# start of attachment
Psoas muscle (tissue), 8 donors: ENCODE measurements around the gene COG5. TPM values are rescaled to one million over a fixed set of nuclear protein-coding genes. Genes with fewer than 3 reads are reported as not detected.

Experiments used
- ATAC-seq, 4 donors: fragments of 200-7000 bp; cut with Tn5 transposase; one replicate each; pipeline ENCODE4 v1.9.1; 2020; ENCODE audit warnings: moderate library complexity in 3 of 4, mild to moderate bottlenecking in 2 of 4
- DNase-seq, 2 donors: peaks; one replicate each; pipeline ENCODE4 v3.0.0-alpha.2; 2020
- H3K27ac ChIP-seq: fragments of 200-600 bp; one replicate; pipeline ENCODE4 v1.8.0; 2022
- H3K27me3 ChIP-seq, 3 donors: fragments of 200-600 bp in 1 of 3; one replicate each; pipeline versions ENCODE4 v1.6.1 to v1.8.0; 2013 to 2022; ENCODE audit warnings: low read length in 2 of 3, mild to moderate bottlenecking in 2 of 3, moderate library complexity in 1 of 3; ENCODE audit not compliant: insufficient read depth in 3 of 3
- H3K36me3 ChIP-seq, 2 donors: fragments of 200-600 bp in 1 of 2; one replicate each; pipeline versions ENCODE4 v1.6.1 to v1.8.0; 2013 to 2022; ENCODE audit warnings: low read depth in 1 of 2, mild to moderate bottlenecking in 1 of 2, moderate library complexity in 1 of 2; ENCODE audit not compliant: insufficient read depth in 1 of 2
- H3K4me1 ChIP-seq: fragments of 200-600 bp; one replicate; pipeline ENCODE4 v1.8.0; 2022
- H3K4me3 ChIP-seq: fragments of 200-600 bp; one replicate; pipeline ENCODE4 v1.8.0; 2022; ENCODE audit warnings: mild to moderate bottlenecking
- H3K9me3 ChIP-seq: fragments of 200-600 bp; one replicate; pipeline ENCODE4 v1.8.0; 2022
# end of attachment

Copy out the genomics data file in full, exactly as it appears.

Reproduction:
Psoas muscle (tissue), 8 donors: ENCODE measurements around the gene COG5. TPM values are rescaled to one million over a fixed set of nuclear protein-coding genes. Genes with fewer than 3 reads are reported as not detected.

Experiments used
- ATAC-seq, 4 donors: fragments of 200-7000 bp; cut with Tn5 transposase; one replicate each; pipeline ENCODE4 v1.9.1; 2020; ENCODE audit warnings: moderate library complexity in 3 of 4, mild to moderate bottlenecking in 2 of 4
- DNase-seq, 2 donors: peaks; one replicate each; pipeline ENCODE4 v3.0.0-alpha.2; 2020
- H3K27ac ChIP-seq: fragments of 200-600 bp; one replicate; pipeline ENCODE4 v1.8.0; 2022
- H3K27me3 ChIP-seq, 3 donors: fragments of 200-600 bp in 1 of 3; one replicate each; pipeline versions ENCODE4 v1.6.1 to v1.8.0; 2013 to 2022; ENCODE audit warnings: low read length in 2 of 3, mild to moderate bottlenecking in 2 of 3, moderate library complexity in 1 of 3; ENCODE audit not compliant: insufficient read depth in 3 of 3
- H3K36me3 ChIP-seq, 2 donors: fragments of 200-600 bp in 1 of 2; one replicate each; pipeline versions ENCODE4 v1.6.1 to v1.8.0; 2013 to 2022; ENCODE audit warnings: low read depth in 1 of 2, mild to moderate bottlenecking in 1 of 2, moderate library complexity in 1 of 2; ENCODE audit not compliant: insufficient read depth in 1 of 2
- H3K4me1 ChIP-seq: fragments of 200-600 bp; one replicate; pipeline ENCODE4 v1.8.0; 2022
- H3K4me3 ChIP-seq: fragments of 200-600 bp; one replicate; pipeline ENCODE4 v1.8.0; 2022; ENCODE audit warnings: mild to moderate bottlenecking
- H3K9me3 ChIP-seq: fragments of 200-600 bp; one replicate; pipeline ENCODE4 v1.8.0; 2022